Fort Calhoun May Close by Year End, Joining List of Premature Nuclear Power Plant Retirements

Fort Calhoun Station (FCS) appears to be the next in a string of nuclear plants that have ceased operations or plan to retire as a result of difficult economics.

Tim Burke, president and CEO of Omaha Public Power District (OPPD)—the plant’s owner—presented senior management’s recommendation to close FCS by December 31, 2016, to the board of directors during its monthly meeting on May 12 (Figure 1). The board will review the recommendation and is expected to vote on it during its June 16 board meeting. If approved, FCS would likely shut down for the last time in October when it begins a scheduled fall outage.

1. OPPD board meeting.
The board met on May 12 to discuss, among other things, the fate of Fort Calhoun nuclear station. Courtesy: OPPD

The recommendation came after OPPD Board Chairman Mick Mines asked for potential scenarios regarding future power resources during the April 14 board meeting. A team was assembled—with members from transmission, generation, nuclear, financial, corporate planning, and demand side management divisions—to develop an enterprise resource plan.

“The key findings were Fort Calhoun drops out of every case where the model is given an option to drop it out,” said Mary Fisher, corporate planning and analysis division manager for OPPD. “Additions are economically driven, not compliance driven, so we’re looking for the lowest cost portfolio. The extended power uprate is not economic as we went through this modeling. We found that other carbon-free options are more economic.”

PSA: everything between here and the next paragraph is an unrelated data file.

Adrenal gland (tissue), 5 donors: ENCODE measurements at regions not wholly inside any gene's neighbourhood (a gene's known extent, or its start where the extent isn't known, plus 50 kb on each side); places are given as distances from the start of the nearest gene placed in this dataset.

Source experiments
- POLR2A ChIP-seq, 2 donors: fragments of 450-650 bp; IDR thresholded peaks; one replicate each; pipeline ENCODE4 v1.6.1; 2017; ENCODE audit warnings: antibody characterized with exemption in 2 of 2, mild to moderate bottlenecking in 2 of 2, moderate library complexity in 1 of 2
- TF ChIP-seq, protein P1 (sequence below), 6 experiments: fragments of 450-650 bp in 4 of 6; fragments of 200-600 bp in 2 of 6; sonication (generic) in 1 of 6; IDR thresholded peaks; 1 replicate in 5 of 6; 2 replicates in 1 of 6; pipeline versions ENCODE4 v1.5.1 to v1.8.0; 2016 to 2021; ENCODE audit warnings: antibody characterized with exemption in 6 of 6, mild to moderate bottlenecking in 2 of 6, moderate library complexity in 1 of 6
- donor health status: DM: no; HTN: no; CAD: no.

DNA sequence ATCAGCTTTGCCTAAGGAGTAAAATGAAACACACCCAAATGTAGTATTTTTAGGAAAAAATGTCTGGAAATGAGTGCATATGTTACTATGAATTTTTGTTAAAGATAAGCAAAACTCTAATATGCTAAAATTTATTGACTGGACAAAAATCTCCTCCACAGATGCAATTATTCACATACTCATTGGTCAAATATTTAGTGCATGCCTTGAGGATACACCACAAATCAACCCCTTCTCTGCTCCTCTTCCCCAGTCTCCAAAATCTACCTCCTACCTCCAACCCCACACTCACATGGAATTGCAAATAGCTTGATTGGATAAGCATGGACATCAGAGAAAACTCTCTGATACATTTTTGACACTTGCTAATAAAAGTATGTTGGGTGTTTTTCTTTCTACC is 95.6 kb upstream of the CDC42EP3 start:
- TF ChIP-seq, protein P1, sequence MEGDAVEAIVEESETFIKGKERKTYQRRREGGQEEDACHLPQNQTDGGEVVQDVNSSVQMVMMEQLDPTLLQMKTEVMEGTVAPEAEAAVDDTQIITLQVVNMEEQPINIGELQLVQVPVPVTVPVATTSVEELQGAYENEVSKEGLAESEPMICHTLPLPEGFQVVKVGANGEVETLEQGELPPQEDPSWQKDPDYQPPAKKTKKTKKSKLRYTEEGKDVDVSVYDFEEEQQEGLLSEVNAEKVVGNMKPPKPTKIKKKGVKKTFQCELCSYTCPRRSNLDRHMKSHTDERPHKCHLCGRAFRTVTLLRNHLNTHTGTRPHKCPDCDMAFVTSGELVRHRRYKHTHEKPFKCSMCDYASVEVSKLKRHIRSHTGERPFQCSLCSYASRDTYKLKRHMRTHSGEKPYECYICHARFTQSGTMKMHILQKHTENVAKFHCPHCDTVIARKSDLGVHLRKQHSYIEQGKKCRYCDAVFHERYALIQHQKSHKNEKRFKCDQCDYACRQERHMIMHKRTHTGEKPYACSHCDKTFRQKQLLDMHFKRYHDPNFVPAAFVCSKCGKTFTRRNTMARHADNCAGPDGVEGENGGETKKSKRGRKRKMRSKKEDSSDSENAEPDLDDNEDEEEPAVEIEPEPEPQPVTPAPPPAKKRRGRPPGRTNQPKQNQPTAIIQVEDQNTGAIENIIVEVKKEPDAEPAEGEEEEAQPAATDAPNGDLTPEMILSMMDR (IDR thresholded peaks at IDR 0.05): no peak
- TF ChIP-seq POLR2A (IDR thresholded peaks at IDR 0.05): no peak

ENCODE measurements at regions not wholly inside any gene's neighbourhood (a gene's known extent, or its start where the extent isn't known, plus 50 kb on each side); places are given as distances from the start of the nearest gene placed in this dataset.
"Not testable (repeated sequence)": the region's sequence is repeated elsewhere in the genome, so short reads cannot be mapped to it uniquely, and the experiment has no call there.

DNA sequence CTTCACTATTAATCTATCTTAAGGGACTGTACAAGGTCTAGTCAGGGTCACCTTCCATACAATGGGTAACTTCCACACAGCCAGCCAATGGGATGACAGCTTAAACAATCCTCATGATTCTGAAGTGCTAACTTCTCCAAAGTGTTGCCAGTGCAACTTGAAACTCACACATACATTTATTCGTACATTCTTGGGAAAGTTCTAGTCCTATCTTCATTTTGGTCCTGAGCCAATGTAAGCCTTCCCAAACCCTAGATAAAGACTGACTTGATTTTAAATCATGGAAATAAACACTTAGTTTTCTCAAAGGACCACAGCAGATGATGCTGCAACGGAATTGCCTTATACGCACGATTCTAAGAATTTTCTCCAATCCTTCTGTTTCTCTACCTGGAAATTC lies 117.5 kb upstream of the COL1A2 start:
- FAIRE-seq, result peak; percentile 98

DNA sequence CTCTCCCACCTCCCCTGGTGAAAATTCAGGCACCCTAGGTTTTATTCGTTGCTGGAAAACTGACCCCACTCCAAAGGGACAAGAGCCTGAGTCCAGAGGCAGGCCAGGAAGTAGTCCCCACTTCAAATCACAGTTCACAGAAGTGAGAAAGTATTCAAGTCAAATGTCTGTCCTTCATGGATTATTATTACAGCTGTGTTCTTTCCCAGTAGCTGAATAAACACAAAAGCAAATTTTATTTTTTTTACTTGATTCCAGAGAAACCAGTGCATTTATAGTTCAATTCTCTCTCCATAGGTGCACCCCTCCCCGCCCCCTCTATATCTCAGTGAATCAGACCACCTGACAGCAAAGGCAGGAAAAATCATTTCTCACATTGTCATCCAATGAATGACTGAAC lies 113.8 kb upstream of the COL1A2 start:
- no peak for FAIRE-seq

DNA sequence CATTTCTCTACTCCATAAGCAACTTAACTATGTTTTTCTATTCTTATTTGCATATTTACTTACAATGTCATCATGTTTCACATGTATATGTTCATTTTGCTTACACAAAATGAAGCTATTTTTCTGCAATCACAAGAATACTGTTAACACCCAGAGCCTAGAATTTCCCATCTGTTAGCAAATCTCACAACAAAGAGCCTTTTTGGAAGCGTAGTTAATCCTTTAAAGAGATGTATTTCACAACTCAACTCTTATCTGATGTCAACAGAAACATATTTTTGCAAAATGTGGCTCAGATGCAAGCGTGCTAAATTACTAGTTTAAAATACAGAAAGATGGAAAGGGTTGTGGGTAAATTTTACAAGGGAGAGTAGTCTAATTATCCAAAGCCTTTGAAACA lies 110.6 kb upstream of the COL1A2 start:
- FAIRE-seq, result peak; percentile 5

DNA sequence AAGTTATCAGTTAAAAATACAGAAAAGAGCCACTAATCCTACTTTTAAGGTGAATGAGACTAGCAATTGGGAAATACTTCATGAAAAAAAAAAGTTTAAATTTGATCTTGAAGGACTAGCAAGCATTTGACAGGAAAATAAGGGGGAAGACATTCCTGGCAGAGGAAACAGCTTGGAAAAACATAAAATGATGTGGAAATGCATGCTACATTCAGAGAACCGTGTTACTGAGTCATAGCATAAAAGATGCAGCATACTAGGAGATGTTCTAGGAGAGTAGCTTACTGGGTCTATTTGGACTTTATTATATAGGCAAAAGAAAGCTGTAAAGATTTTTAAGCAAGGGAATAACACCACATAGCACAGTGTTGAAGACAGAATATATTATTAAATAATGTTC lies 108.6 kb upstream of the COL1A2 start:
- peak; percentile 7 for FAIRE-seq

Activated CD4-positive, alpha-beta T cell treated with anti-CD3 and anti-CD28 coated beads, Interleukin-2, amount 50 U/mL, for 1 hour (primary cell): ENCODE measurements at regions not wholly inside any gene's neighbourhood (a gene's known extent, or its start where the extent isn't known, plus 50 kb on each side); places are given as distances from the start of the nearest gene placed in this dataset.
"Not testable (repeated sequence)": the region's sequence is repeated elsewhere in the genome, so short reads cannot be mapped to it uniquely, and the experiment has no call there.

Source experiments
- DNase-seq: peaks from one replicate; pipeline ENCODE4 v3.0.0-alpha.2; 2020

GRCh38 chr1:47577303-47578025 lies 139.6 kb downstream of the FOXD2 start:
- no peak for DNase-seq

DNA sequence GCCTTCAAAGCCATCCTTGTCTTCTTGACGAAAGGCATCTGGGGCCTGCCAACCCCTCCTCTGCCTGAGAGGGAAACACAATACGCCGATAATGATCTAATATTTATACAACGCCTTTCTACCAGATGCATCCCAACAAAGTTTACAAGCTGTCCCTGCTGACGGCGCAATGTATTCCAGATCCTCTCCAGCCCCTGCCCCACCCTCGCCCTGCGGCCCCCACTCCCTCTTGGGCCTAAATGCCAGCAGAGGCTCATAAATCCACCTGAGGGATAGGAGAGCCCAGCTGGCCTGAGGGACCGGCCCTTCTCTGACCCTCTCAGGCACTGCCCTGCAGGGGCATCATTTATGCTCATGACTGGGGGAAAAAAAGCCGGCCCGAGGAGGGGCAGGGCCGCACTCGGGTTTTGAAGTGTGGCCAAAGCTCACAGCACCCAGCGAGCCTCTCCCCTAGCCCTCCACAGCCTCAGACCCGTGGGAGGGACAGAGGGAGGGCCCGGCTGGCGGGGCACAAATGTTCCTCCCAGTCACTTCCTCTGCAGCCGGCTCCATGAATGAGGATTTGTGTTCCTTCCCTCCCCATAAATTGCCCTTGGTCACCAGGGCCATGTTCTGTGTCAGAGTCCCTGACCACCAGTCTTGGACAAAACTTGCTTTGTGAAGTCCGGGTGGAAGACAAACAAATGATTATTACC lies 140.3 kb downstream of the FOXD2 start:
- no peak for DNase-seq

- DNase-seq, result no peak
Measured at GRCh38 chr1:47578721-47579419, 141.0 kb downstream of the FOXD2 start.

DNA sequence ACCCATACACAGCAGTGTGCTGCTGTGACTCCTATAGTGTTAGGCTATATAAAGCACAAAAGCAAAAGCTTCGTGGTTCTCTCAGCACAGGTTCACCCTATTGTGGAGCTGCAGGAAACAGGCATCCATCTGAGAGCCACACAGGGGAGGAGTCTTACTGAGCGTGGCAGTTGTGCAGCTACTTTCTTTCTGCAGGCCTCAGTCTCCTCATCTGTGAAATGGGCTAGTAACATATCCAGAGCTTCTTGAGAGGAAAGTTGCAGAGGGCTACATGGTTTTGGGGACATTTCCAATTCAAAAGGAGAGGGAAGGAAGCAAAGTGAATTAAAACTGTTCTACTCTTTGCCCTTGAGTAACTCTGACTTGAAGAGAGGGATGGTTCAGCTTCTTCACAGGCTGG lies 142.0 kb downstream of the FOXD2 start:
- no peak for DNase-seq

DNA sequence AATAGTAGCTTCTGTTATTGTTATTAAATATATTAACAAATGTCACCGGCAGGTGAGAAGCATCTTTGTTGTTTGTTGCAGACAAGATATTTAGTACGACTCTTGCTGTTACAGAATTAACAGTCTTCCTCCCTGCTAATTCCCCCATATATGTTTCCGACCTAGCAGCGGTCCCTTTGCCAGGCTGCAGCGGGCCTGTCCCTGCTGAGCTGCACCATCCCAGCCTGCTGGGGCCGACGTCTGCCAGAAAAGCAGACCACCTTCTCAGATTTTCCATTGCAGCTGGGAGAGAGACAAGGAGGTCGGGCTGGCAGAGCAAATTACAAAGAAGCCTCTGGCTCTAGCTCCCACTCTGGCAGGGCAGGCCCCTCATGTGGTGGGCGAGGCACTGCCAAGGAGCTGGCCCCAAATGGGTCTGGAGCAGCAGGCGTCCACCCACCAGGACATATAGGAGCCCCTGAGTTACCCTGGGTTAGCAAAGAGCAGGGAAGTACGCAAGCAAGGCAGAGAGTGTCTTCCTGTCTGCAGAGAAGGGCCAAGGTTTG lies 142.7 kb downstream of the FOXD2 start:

Earlier in the meeting, the OPPD board unanimously approved a resolution to establish a rate target 20% below the average published rates on a system average basis for the Energy Information Administration’s West North Central region, which includes Iowa, Kansas, Minnesota, Missouri, Nebraska, North Dakota, and South Dakota. Currently, OPPD rates are 7.1% below the average. However, according to a slide presented by Edward Easterlin, vice president and CFO for OPPD, the district’s average retail rates would reach the 20% target by 2020, if FCS retirement were approved.

“This has nothing to do with the performance of Fort Calhoun. Fort Calhoun’s performance right now is the best it’s been since before the flood,” said Anne McGuire, OPPD board member for subdivision two, referring to flooding that occurred in 2011. The plant remained offline for nearly three years as a result of that and other issues.

Burke noted that last fall plant staff was asked to reduce costs and they responded admirably. In the modeling, OPPD was able to forecast cost reductions of about $30 million per year as a result of the staff’s efforts. But even that was not enough; Burke said the economic analysis clearly showed that continued operation of FCS was not sustainable.

According to Burke, three things were reflected in the recommendation to close FCS: the changing energy market landscape, the economies of scale of a small nuclear plant (at 478 MW, FCS is the smallest in the U.S. fleet), and existing nuclear was not considered in the Clean Power Plan.

“What rewarded us so many years in the past is not creating that reward in the future,” Burke said (Figure 2).

2. Tough decision.
OPPD Board Chairman Mick Mines (left) reviews documents as OPPD President and CEO Tim Burke (right) details the case against continued operation of the Fort Calhoun nuclear plant. Courtesy: OPPD

If the board approves the recommendation, OPPD doesn’t expect any major layoffs to occur immediately. The decommissioning process would still need to be selected, such as DECON or SAFSTOR, which would determine how long certain staff would remain at FCS (10 years or 60 years). In addition, Burke said OPPD would “work really hard to retain” the plant’s employees by moving them to other OPPD facilities.

Aaron Larson, associate editor (@AaronL_Power, @POWERmagazine)

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